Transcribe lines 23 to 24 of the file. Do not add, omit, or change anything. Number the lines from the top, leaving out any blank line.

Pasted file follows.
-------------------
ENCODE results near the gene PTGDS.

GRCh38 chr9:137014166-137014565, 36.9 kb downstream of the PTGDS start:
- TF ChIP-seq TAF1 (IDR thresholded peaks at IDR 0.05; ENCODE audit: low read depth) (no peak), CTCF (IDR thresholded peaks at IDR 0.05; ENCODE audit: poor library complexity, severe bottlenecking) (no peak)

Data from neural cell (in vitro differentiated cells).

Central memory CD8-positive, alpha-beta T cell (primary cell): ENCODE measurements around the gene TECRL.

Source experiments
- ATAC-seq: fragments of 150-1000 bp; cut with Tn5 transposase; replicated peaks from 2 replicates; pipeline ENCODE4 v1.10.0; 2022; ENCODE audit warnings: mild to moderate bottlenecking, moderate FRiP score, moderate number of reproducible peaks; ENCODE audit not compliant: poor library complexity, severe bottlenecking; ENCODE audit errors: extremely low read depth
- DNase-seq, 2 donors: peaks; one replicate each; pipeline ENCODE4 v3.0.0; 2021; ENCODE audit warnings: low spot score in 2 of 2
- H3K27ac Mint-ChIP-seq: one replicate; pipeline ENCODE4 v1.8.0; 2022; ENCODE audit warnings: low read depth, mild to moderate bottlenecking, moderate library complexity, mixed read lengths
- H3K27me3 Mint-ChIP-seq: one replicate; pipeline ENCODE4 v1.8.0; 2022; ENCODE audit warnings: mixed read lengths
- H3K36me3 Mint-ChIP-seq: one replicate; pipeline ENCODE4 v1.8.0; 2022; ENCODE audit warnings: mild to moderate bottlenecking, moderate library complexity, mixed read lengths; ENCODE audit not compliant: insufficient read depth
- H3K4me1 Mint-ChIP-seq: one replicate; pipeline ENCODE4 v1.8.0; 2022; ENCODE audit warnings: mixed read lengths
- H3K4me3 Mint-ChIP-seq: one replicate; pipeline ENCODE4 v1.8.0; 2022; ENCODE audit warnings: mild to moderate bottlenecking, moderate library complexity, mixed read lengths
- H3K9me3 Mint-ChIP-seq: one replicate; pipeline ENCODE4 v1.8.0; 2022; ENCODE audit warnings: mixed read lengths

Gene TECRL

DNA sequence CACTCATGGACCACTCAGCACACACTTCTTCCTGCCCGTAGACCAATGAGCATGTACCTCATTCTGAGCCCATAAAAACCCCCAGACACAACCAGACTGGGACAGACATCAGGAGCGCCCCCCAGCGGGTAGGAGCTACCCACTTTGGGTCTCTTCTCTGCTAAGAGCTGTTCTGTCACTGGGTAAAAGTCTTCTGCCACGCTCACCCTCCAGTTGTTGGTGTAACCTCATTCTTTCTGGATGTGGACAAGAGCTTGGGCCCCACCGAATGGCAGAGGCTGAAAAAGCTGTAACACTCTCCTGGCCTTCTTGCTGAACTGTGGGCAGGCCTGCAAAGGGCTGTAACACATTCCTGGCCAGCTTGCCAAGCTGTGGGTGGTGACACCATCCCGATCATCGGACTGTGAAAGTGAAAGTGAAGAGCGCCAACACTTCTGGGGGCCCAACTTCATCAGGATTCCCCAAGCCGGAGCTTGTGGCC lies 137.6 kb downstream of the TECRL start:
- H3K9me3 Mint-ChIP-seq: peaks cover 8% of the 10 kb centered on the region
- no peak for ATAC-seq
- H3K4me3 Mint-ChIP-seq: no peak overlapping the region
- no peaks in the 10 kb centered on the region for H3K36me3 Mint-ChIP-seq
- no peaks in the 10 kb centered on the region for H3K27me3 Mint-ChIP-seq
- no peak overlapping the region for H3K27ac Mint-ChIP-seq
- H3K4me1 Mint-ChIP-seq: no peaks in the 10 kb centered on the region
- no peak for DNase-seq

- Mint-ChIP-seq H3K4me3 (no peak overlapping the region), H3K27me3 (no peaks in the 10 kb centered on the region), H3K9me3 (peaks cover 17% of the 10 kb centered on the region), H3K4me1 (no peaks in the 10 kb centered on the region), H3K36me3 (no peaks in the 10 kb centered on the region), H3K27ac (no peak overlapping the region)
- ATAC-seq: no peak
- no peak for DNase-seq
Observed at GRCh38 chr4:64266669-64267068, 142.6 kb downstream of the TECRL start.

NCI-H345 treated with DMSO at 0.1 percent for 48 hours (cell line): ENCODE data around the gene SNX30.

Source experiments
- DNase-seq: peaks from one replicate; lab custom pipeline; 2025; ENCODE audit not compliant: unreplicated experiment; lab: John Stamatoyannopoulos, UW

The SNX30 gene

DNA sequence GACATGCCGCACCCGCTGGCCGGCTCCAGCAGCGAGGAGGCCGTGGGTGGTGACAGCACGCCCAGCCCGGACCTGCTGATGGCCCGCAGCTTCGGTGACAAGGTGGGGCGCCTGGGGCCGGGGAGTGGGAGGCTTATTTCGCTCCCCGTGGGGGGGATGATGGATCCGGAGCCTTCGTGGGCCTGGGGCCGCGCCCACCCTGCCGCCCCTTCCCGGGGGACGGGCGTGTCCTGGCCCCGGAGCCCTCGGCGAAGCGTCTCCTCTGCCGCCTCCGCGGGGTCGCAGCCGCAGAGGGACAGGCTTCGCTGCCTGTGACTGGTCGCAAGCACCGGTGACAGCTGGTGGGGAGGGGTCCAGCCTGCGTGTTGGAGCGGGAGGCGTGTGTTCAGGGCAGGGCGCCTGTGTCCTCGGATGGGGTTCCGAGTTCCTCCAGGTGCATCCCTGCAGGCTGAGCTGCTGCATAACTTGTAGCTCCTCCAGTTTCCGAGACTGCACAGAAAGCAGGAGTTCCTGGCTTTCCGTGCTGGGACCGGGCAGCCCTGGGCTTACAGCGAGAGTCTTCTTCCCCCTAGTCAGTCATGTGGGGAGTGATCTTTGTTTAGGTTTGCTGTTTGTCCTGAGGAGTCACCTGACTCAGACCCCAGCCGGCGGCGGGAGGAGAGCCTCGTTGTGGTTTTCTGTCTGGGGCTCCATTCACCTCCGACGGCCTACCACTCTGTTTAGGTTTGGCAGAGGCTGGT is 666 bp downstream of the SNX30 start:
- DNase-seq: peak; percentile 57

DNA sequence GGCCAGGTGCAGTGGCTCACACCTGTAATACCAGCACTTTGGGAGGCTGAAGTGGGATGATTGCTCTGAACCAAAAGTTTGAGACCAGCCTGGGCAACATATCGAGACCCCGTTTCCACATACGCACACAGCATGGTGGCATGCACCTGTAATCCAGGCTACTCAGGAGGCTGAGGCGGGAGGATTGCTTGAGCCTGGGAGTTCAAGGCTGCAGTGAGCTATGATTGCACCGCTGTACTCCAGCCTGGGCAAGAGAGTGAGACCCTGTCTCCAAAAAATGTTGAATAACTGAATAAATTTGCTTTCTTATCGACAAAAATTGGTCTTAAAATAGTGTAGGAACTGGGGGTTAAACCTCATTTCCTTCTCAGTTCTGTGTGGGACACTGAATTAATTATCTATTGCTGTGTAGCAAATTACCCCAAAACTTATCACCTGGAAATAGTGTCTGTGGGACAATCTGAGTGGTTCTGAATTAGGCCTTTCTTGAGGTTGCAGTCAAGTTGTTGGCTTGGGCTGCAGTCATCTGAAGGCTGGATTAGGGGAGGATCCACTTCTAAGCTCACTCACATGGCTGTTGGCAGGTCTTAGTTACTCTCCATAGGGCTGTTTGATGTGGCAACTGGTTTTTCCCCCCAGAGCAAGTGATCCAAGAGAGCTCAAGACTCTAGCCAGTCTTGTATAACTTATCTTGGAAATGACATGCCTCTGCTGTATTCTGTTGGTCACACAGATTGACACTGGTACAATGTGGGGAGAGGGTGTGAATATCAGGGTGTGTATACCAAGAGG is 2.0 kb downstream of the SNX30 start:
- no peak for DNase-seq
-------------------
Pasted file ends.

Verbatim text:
- H3K4me1 Mint-ChIP-seq: no peaks in the 10 kb centered on the region
- no peak for DNase-seq